Intel (NASDAQ:INTC), the world's top manufacturer of x86 CPUs for PCs and data centers, is often considered a solid tech stock with a stable dividend. But in recent years, Intel struggled with the loss of the growing mobile chip market to Qualcomm, longer PC upgrade cycles, and competition from a resurgent AMD (NASDAQ:AMD).

Its expansions into new markets -- including driverless cars, IoT (Internet of Things) chips, and memory chips -- also couldn't offset those weaknesses. The escalation of the U.S.-China trade war into a tech war also threatens to cause Intel headaches in China, where it generated 28% of its revenues last year.

Are those challenges dimming Intel's luster as a long-term investment? Or will it overcome these challenges over the next few years?

An illuminated desktop PC.

Image source: Getty Images.

Intel's core strengths and weaknesses

Unlike AMD, Qualcomm, and other chipmakers, Intel manufactures its own chips at its own foundry. This can be a blessing and a curse: It eliminates its dependence on contract chipmakers like TSMC, which can be overloaded with orders on newer nodes, but it needs to continually upgrade its foundry and expand its capacity to stay ahead of the tech curve.

Intel previously led the CPU market with alternating two-year "tick-tock" cycles. Each "tick" introduced a smaller microarchitecture and manufacturing process, and each "tock" upgraded the microprocessors at the same nanometer node.

A wafer of chips being manufactured.

Image source: Getty Images.

Intel abandoned that classic upgrade cycle four years ago, due to the rising difficulty of creating smaller microprocessors.

In 2018, a difficult ramp from 14nm chips to 10nm chips resulted in a chip shortage that frustrated PC makers and left Intel vulnerable to AMD's new Ryzen CPUs -- which offered comparable performance at lower prices than Intel's CPUs. Intel faced similar competition in the data center market from AMD's Epyc chips.

Intel still hasn't resolved its chip shortage, but it declared it would boost its production capacity by "another mid-20%" this year. Meanwhile, AMD continues to launch new 7nm chips, while Intel only started selling a full family of 10nm chips in the second half of 2019 -- three years after the node's planned launch date.

Meanwhile, Intel continues to invest aggressively in driverless cars by buying companies like Mobileye and Moovit. These acquisitions won't boost its revenues significantly in the near term, but they could help Intel establish a foothold in connected cars -- and prevent it from losing that next-gen market in the same way it lost the smartphone market.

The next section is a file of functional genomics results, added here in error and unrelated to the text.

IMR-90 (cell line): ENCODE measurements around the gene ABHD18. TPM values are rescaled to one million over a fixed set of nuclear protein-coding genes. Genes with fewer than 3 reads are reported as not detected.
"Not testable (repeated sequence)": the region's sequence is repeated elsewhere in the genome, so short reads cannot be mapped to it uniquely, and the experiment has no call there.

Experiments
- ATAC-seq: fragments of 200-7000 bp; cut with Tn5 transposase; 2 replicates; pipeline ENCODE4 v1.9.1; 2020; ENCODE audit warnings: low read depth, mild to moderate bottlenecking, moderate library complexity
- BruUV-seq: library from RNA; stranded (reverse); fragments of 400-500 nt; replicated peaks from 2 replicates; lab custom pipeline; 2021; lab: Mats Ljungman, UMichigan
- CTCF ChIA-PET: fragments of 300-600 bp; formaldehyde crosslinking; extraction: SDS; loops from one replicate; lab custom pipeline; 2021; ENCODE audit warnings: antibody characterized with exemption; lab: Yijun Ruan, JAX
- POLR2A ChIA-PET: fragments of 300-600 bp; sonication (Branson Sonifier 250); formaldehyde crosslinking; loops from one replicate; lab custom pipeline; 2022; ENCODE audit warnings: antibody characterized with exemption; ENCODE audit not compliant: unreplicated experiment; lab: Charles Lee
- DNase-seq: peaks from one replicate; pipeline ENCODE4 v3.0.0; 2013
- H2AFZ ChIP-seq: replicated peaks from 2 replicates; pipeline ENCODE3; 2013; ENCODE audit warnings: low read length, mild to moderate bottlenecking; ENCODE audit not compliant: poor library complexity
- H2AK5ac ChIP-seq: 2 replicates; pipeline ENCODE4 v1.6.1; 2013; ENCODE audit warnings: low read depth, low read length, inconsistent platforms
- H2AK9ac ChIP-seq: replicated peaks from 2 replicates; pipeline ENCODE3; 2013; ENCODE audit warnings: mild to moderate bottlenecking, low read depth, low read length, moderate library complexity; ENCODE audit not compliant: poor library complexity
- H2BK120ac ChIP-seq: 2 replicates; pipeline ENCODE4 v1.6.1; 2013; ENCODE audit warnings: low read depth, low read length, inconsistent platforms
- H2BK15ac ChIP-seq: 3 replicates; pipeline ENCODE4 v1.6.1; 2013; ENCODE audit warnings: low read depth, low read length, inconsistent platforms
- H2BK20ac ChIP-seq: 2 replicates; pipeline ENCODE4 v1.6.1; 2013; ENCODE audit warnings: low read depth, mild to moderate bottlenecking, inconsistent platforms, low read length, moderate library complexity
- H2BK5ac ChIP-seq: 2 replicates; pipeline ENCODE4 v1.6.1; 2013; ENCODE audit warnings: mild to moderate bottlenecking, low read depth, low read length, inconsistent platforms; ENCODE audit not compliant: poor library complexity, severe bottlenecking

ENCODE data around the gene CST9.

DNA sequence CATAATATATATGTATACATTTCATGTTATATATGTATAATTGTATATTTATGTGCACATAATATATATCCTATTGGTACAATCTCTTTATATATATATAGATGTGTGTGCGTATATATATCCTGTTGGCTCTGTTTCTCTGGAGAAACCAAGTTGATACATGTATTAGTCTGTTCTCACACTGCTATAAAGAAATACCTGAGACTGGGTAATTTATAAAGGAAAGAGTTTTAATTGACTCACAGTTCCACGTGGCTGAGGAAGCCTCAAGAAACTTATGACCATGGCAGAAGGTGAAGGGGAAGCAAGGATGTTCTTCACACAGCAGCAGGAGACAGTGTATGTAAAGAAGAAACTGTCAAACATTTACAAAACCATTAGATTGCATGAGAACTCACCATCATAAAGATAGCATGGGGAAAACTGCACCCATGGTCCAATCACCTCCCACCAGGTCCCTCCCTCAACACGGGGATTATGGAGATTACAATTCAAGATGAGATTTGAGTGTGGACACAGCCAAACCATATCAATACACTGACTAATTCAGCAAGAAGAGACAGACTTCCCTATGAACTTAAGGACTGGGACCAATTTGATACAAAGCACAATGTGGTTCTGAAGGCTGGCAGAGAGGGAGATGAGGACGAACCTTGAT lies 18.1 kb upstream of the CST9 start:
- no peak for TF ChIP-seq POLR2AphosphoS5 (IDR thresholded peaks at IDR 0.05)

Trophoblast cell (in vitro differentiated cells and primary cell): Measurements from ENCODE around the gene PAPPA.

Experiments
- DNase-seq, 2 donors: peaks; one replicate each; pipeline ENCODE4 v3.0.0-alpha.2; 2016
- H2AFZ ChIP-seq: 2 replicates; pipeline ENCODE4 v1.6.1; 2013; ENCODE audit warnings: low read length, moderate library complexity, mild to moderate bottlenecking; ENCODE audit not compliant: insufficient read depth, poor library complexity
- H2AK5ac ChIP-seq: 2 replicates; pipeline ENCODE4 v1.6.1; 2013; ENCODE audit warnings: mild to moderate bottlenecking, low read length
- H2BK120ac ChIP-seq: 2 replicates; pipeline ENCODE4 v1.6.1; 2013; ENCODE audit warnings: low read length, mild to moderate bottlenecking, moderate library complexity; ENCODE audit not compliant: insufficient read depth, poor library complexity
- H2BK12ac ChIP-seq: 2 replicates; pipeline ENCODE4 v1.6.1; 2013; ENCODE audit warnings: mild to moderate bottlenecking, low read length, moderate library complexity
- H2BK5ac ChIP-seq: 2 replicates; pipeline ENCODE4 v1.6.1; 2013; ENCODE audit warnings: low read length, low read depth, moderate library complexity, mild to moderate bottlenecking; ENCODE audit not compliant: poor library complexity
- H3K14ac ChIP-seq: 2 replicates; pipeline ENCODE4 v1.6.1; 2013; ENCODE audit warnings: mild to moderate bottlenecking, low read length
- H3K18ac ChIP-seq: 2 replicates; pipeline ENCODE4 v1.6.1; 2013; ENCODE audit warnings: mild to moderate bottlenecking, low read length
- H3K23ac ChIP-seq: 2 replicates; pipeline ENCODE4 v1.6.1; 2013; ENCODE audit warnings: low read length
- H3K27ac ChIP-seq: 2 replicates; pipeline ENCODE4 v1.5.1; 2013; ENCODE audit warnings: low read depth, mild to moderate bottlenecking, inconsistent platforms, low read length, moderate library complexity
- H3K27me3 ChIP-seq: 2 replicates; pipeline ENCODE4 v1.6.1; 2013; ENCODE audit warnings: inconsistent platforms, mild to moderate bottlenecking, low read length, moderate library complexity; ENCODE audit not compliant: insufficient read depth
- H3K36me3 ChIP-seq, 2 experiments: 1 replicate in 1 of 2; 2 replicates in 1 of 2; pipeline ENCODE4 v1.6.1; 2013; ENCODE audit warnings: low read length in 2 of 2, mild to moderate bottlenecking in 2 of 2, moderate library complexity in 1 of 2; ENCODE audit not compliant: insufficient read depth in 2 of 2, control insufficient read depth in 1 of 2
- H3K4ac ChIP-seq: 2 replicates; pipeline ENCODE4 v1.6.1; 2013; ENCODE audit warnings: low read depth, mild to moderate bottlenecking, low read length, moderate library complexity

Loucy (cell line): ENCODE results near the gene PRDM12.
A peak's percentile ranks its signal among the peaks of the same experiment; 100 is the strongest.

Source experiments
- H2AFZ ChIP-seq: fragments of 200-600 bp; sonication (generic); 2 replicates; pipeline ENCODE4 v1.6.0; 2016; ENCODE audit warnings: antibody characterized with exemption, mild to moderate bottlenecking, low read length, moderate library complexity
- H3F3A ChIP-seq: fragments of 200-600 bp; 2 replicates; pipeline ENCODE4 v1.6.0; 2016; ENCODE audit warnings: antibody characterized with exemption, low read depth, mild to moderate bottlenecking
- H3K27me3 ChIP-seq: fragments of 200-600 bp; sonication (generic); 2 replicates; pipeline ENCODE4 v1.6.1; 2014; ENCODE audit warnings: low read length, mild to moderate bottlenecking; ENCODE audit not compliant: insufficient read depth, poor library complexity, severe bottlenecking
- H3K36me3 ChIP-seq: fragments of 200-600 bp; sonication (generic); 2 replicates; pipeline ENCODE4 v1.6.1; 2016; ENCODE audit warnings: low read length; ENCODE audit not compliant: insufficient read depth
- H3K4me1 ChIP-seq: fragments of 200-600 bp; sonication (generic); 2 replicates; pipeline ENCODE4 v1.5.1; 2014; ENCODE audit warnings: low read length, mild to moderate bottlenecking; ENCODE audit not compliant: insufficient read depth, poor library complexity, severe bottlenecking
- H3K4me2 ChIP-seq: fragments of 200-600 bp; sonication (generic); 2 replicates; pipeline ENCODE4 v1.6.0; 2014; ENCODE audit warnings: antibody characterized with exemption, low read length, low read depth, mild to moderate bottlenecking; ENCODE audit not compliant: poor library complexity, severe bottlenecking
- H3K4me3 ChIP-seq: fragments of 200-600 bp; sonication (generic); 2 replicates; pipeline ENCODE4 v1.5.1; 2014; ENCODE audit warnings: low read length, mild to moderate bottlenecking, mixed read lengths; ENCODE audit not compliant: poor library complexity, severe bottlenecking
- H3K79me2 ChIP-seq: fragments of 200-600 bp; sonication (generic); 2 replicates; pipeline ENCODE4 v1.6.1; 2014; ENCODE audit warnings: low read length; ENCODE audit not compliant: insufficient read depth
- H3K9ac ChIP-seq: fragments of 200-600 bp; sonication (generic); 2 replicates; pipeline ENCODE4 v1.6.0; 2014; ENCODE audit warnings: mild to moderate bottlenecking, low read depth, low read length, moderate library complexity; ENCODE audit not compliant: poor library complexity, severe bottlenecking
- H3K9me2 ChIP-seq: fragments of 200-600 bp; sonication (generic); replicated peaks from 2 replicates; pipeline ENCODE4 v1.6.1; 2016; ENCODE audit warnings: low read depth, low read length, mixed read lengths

The bears versus the bulls

The bears believe Intel's execution issues will persist, and CEO Bob Swan -- the former CFO who took over after Brian Krzanich's abrupt resignation two years ago -- lacks the engineering know-how to counter AMD. Swan's failure to resolve Intel's chip shortage and his initial focus on buybacks also indicate that the company will tread water instead of swimming forward.

The bulls believe Intel will eventually resolve its chip shortage and strike back at AMD with more powerful next-gen chips in the PC and data center markets. Intel's recent suspension of its buyback plans also indicates it will defend its dividend and conserve cash for the development of new chips.

Intel also remains a crucial chipmaker in China, since its domestic chipmakers still can't match Intel in the high-end PC and data center markets yet. That technological superiority should shield it from Chinese regulators for now.

The outlook and the valuations

Intel withdrew its full-year guidance in April due to COVID-19, but analysts expect its revenue to rise 3% as its earnings -- throttled by higher investments, sales of lower-margin chips, and its suspension of buybacks -- dip 2%.

Intel's revenue and earnings are expected to rise 1% and 2%, respectively, next year -- but those are still anemic growth rates compared to AMD's analyst estimates for double-digit revenue and earnings growth in both years.

Intel's stock trades at just 14 times forward earnings and pays a forward yield of 2.1% -- which should limit its downside potential. However, the bulls probably won't return to Intel until it overcomes its near-term challenges. Therefore, investors shouldn't rush to buy Intel when other chipmakers -- like AMD -- are riding on stronger tailwinds.